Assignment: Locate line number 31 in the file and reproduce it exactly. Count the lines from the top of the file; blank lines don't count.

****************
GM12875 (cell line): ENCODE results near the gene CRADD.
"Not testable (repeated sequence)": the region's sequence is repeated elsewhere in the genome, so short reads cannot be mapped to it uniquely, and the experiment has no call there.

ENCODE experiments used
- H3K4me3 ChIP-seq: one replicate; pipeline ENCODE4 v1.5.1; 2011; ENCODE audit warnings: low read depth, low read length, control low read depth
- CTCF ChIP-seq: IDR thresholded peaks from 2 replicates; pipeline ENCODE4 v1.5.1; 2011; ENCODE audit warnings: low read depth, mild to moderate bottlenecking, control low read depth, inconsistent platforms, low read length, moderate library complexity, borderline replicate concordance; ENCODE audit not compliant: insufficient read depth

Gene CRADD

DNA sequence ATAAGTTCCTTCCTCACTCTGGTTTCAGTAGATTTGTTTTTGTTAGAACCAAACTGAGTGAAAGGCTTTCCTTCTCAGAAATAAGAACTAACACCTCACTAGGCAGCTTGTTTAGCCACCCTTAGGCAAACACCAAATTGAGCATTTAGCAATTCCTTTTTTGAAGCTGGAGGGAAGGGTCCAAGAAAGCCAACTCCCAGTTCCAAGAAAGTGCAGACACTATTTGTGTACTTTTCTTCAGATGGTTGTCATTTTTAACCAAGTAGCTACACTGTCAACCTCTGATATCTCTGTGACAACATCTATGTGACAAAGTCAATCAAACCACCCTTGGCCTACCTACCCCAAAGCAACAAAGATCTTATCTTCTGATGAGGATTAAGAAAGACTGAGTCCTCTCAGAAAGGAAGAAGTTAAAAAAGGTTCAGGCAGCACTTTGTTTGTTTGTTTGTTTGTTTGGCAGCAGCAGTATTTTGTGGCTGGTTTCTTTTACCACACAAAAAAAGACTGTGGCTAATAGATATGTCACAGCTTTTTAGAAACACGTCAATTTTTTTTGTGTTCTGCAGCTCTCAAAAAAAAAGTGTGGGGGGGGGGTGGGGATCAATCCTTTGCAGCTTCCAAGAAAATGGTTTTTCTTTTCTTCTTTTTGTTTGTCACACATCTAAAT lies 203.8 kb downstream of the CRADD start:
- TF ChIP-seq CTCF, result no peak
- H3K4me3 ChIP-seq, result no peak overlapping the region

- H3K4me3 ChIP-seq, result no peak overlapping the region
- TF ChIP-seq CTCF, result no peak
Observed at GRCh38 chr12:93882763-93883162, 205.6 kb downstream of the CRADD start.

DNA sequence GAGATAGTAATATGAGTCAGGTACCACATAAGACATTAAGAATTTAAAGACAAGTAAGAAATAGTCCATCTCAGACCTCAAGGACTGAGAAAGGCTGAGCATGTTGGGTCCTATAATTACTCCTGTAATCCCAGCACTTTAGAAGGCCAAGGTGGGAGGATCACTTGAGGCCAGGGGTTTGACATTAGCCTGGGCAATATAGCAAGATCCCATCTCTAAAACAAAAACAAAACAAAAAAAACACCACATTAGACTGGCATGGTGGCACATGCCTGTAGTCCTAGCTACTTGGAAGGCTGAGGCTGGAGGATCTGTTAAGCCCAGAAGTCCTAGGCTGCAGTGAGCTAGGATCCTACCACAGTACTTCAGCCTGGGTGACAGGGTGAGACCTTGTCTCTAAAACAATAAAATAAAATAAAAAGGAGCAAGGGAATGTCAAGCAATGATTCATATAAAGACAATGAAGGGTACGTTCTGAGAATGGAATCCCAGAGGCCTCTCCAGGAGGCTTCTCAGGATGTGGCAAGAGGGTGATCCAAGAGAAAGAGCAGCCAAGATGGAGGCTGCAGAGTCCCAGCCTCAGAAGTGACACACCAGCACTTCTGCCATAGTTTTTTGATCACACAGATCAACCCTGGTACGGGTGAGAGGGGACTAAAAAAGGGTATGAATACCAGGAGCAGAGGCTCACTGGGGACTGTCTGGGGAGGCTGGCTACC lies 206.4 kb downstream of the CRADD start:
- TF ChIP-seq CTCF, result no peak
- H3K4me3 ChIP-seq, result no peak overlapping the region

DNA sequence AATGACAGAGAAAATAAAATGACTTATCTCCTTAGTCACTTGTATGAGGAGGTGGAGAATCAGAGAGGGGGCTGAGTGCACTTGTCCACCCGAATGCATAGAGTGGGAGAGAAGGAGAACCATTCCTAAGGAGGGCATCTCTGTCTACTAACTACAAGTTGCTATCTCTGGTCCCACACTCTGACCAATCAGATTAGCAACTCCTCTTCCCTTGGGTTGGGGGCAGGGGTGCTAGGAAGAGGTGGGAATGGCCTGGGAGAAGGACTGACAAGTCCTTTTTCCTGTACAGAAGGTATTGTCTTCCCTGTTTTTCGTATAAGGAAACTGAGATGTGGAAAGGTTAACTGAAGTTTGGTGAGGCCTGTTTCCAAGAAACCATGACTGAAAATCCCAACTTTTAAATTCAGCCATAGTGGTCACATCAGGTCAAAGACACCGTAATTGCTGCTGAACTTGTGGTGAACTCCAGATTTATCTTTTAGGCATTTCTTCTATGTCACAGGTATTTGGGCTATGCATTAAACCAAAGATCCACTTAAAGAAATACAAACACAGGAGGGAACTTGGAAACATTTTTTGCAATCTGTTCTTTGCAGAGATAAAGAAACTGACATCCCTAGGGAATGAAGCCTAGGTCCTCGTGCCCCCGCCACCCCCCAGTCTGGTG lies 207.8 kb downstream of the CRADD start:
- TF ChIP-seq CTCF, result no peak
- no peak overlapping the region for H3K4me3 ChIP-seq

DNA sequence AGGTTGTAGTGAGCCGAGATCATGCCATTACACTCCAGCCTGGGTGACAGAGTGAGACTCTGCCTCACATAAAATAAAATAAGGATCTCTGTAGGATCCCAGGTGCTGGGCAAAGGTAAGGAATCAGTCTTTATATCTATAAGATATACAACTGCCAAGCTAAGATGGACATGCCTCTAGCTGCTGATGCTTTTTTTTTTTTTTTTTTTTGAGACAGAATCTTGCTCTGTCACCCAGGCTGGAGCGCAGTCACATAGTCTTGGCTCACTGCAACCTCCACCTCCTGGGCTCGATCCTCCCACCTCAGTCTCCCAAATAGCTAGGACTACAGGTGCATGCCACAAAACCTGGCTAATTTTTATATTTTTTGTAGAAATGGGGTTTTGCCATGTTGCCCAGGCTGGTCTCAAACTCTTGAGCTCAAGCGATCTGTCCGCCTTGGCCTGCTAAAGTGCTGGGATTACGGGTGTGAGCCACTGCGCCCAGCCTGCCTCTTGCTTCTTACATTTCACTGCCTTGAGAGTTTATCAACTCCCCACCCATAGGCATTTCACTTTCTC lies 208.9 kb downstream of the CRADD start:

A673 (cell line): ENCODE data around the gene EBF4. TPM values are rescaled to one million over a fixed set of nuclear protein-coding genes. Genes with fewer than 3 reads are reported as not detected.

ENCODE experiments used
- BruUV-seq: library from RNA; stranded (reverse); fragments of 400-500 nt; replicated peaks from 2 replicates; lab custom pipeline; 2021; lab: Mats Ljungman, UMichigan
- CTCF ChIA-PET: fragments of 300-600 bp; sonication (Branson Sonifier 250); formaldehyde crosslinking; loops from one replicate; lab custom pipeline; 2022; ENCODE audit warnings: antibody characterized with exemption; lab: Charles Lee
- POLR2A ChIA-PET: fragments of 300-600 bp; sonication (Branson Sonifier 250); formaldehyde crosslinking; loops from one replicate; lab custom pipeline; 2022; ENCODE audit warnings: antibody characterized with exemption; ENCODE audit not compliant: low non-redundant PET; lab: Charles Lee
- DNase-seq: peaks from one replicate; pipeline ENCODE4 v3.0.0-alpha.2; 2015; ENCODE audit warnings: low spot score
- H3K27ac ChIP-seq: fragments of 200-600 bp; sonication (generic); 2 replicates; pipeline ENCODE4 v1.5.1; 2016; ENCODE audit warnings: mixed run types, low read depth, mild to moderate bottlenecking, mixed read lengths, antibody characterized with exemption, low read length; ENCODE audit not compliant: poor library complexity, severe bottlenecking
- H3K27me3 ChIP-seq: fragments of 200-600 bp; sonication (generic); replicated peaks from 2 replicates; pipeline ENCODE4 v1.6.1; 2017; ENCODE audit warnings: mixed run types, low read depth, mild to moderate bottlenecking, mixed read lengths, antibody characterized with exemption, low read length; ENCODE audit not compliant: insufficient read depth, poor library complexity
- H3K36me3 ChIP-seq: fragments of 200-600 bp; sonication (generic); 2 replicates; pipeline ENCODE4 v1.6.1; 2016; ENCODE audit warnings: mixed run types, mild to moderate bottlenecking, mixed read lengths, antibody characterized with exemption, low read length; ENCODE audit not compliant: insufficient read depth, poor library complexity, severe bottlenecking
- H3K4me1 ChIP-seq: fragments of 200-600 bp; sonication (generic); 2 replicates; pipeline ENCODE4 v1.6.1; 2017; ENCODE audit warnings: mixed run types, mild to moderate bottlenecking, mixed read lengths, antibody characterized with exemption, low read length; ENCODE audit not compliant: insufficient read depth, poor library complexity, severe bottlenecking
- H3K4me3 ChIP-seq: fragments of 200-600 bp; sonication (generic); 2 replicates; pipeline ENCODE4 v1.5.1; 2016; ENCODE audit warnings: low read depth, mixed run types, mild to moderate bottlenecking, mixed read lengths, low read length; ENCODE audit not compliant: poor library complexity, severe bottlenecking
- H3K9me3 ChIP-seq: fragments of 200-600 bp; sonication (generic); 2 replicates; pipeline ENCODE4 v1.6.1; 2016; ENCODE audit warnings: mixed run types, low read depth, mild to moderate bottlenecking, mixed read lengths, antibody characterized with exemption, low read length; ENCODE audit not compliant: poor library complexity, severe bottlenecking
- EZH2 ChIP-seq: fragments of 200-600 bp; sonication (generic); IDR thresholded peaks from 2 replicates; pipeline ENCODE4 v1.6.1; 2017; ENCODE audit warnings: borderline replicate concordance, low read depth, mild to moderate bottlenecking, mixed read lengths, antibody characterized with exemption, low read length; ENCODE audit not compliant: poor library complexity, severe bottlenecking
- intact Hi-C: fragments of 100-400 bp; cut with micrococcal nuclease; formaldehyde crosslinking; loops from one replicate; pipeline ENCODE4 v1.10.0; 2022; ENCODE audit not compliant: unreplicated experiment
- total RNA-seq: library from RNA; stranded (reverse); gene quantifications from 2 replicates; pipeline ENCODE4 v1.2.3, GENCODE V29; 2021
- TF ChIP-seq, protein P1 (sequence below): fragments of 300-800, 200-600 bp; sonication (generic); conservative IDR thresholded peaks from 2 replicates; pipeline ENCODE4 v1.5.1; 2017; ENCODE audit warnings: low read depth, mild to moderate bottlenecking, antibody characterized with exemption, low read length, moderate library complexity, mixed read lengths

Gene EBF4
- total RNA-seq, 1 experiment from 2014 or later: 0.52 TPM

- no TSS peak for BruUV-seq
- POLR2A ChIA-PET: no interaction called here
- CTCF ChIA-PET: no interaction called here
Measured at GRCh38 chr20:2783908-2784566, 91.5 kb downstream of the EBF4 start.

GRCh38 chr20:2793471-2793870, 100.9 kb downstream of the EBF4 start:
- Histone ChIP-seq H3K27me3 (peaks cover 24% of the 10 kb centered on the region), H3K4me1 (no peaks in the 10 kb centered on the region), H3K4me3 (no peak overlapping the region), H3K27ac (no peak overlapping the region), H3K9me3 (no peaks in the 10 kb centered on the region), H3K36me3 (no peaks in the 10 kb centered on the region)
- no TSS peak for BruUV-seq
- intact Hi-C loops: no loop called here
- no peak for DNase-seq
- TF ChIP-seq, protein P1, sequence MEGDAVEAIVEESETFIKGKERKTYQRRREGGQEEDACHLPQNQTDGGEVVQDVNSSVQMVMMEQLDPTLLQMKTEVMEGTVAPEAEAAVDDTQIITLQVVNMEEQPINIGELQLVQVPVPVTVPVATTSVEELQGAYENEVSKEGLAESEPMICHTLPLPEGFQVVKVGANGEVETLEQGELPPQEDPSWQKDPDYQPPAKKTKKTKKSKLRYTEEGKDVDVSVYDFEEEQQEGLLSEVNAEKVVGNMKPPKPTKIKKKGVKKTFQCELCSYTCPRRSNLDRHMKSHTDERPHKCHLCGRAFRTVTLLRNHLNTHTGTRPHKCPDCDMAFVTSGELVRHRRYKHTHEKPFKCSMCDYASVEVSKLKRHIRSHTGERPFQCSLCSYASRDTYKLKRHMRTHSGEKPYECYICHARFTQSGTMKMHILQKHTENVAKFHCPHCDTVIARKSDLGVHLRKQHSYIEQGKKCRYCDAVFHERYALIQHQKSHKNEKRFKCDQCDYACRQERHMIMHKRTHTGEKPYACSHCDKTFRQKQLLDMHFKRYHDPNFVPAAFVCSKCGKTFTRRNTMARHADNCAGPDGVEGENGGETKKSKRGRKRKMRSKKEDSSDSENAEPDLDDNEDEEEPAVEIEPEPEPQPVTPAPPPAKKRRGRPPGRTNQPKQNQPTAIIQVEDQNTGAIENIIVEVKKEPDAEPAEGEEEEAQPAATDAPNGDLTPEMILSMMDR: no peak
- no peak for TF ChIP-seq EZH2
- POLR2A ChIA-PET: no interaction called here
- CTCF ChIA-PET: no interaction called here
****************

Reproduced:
- H3K9me3 ChIP-seq: fragments of 200-600 bp; sonication (generic); 2 replicates; pipeline ENCODE4 v1.6.1; 2016; ENCODE audit warnings: mixed run types, low read depth, mild to moderate bottlenecking, mixed read lengths, antibody characterized with exemption, low read length; ENCODE audit not compliant: poor library complexity, severe bottlenecking